The longer I’m with horses the more I realize that every good decision comes from gathering knowledge, spending lots of time with the horses – which not only develops bond but wisdom – and then exercising my best judgement… knowing that it might change tomorrow when I see how it works or learn something new. So… please… don’t look for answers (except from your horses). Look for knowledge. Enough of it so that you can see through the things that make no sense and therefore make good judgements… knowing that it’s all trial and error. Also know that if something doesn’t seem logical, it probably isn’t. If it doesn’t make sense, it’s probably not right. And if it’s only for convenience the odds are good it’s the wrong answer for the horse.
And please don’t ever be the person who actually said to me, “Just tell me what to do… not how to learn.”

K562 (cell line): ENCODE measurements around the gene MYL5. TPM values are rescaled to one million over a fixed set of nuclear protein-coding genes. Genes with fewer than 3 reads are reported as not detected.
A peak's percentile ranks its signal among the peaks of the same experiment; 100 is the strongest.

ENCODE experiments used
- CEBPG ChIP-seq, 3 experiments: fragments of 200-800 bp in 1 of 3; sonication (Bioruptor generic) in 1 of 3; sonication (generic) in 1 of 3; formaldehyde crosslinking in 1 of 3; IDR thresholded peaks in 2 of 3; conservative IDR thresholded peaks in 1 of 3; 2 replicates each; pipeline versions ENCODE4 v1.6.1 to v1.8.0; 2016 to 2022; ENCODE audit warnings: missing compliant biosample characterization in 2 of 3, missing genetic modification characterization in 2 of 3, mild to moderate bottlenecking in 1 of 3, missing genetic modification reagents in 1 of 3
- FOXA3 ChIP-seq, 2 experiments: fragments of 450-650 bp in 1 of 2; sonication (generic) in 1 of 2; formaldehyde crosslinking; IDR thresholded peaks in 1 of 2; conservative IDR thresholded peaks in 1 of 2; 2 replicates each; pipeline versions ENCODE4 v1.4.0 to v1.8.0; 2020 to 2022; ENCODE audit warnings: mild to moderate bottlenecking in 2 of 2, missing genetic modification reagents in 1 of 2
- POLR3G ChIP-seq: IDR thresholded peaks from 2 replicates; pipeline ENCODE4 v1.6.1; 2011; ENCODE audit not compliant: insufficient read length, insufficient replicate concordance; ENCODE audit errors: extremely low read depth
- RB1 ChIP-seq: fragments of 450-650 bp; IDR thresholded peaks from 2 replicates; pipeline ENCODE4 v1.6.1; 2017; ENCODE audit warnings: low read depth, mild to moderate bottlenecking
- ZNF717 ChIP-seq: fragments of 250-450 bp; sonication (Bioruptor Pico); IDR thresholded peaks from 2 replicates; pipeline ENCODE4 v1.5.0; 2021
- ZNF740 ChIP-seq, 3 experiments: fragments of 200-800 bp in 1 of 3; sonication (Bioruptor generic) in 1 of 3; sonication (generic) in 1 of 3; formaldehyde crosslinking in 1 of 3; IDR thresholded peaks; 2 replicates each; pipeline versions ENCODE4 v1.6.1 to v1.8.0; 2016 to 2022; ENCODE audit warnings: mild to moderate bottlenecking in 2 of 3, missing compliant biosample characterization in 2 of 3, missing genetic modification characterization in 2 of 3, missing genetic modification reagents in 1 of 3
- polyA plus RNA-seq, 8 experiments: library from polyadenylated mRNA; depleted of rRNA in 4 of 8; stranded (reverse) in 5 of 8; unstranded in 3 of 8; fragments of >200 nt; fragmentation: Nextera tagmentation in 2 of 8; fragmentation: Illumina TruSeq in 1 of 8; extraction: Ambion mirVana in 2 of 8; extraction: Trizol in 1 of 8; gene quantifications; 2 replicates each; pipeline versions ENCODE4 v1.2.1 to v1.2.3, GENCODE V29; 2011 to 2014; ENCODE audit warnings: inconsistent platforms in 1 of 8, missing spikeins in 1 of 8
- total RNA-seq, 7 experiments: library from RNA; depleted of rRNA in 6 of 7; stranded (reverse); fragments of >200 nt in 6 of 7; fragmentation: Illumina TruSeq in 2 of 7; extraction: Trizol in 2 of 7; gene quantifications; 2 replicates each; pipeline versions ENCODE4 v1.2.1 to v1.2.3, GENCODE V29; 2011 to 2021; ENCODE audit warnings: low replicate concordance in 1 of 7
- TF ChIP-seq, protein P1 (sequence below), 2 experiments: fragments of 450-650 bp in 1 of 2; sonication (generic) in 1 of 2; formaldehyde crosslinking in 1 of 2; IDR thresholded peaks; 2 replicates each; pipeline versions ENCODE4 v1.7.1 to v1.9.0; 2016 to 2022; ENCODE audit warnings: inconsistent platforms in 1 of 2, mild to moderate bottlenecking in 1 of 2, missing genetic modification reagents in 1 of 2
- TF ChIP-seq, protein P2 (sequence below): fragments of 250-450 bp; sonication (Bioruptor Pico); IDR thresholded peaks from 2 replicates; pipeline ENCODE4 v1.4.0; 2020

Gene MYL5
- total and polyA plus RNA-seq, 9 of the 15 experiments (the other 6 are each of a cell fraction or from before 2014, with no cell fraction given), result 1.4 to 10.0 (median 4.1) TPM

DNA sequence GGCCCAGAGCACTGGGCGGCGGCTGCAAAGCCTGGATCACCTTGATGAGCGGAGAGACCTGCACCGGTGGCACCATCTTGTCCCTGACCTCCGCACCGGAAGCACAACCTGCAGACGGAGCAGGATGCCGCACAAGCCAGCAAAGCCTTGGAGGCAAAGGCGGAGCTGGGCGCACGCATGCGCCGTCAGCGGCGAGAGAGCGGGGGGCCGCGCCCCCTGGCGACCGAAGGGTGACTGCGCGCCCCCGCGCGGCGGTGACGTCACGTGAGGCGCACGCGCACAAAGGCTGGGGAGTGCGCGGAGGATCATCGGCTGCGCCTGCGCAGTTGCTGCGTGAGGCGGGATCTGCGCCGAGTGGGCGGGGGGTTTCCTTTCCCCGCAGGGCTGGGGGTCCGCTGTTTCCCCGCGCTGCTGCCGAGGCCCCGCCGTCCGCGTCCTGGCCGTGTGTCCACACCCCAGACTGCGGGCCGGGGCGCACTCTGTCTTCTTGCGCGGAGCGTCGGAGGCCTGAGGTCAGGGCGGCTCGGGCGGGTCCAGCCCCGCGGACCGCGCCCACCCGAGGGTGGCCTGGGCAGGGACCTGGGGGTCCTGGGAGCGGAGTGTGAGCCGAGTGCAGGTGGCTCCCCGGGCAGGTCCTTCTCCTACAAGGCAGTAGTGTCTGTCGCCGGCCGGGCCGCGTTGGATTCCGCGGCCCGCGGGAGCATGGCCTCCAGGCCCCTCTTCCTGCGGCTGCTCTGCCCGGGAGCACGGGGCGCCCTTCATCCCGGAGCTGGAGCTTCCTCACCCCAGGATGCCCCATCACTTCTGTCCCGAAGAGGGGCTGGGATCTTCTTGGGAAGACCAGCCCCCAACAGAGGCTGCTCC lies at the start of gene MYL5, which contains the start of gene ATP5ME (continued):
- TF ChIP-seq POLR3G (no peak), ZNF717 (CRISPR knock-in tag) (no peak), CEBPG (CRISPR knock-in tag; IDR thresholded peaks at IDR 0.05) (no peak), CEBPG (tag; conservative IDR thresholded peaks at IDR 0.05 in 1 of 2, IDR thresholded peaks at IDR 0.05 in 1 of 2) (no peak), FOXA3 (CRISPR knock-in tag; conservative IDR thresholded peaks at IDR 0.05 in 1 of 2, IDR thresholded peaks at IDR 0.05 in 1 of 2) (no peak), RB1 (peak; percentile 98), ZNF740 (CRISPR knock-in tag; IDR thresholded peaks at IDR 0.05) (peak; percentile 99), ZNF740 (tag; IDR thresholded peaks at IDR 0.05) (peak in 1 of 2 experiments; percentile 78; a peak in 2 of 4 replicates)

I’m often asked to describe our “method”… but we don’t have a method. Because every horse and every situation and every relationship is different. When I go down to feed, twice a day, each time I’m faced with different issues depending upon who is where. Each horse is fed in a specific place that has been determined by their dominance position in the herd and how fast they eat… but sorting them into those places is always different. I sometimes catch myself wishing that they would all just disperse and go automatically to where they know their feed tubs are because sometimes it’s like fruit-basket turnover. But I always get something out of the sorting process because the challenge is always different depending on who is where, their moods, the weather, and whatever else is going on at the time. In the beginning it was always trial and error, but not anymore… usually… because the time I’ve spent with them has taught me that I can make pretty good decisions, most of the time, about how I’m going to approach the process, and why.